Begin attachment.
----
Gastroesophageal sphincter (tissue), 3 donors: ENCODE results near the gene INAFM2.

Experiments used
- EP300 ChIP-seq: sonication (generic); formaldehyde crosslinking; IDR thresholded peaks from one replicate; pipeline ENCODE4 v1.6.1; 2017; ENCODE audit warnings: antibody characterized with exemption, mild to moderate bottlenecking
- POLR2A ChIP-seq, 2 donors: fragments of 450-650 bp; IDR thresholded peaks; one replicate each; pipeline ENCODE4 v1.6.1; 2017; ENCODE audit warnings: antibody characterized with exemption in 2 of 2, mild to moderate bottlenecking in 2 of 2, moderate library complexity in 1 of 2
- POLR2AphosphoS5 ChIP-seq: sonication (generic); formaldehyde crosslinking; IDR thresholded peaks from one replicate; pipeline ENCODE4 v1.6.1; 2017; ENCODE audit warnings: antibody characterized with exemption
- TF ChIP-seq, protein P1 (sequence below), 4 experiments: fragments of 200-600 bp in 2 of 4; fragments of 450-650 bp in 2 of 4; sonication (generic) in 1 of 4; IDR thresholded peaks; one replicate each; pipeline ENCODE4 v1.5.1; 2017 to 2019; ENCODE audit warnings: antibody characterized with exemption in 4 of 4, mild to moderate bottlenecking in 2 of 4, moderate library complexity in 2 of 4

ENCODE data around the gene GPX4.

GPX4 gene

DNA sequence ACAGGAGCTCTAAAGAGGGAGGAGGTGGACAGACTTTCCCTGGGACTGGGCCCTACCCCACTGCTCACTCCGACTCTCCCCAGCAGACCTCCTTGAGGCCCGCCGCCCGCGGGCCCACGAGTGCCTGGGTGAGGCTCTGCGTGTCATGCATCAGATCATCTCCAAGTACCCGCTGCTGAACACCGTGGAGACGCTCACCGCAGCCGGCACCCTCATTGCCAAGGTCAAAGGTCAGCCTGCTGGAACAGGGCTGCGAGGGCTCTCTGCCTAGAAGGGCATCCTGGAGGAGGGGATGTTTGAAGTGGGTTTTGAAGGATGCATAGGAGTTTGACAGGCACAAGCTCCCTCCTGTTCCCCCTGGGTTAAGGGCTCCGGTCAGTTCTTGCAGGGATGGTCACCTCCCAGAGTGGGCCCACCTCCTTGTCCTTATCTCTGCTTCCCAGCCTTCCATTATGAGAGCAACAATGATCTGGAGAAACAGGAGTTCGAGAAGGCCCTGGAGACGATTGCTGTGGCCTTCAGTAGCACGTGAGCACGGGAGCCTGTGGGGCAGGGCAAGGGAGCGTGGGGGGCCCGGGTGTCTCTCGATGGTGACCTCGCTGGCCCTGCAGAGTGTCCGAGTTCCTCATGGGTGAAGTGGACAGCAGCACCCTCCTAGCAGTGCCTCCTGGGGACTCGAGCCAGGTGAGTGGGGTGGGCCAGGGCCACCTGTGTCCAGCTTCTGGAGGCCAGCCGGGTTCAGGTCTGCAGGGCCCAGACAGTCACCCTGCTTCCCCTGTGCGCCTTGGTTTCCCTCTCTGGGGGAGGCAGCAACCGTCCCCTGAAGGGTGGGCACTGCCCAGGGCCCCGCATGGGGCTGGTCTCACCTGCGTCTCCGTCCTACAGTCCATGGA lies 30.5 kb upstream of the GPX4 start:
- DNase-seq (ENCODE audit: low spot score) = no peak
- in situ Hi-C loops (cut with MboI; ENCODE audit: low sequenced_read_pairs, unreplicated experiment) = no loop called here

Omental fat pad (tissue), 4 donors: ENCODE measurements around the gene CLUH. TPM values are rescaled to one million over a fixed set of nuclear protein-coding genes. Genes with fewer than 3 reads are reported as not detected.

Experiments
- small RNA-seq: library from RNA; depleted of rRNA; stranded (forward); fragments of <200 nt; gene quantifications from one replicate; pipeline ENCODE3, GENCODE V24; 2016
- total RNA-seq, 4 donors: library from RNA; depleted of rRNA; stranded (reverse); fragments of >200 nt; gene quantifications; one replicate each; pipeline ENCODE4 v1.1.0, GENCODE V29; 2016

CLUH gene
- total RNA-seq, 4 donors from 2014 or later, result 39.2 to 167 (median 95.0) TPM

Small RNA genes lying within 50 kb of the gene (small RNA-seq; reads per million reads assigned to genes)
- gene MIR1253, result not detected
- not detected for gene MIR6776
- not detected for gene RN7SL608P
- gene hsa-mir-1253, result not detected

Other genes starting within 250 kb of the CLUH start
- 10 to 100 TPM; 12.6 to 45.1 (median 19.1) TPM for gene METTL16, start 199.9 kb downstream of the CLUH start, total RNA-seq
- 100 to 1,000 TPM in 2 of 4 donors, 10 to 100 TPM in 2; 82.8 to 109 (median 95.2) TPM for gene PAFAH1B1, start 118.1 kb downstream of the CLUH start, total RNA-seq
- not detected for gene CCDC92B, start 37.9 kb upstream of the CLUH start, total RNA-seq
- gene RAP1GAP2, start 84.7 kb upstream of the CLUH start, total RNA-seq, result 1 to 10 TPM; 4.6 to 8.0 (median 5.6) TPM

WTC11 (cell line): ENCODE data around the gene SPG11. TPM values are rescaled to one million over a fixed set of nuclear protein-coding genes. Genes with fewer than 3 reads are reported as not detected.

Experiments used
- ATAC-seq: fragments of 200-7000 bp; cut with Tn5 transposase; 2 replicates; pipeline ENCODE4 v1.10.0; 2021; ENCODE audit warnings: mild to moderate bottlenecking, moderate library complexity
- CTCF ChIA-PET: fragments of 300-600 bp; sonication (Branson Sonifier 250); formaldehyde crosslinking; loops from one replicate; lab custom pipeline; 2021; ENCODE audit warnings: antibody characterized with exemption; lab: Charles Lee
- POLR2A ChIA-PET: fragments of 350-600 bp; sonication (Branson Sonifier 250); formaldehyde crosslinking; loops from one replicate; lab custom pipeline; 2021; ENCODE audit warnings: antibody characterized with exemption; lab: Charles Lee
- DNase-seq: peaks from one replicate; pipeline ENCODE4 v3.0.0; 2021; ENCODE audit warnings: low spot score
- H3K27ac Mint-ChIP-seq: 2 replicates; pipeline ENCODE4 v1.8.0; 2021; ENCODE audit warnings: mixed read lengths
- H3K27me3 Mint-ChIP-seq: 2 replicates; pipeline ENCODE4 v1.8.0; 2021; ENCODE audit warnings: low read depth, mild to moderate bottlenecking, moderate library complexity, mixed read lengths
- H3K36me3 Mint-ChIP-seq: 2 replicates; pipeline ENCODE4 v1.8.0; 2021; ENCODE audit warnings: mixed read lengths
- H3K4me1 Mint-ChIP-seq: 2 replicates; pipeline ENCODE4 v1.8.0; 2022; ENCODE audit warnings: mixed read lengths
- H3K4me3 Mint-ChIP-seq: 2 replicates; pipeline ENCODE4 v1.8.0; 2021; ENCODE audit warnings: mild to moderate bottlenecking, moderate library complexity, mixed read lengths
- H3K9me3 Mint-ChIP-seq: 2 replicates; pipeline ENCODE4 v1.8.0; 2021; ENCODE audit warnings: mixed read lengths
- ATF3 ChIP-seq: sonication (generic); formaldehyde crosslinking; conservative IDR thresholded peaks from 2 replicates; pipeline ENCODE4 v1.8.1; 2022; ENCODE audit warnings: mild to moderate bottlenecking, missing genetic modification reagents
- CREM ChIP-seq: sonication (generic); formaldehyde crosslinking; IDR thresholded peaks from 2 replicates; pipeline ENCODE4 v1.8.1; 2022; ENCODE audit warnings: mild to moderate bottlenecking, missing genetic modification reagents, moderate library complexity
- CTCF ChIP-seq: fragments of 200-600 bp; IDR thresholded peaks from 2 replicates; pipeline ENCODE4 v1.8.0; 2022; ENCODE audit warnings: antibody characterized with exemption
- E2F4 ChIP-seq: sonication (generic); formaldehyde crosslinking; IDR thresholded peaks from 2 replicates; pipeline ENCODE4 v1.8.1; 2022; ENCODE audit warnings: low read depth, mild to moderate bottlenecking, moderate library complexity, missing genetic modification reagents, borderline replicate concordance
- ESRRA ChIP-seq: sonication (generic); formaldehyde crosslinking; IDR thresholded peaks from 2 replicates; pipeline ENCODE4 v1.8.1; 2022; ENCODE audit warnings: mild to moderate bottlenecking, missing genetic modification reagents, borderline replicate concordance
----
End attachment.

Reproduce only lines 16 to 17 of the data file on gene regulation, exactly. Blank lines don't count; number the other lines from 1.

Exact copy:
CLUH gene
- total RNA-seq, 4 donors from 2014 or later, result 39.2 to 167 (median 95.0) TPM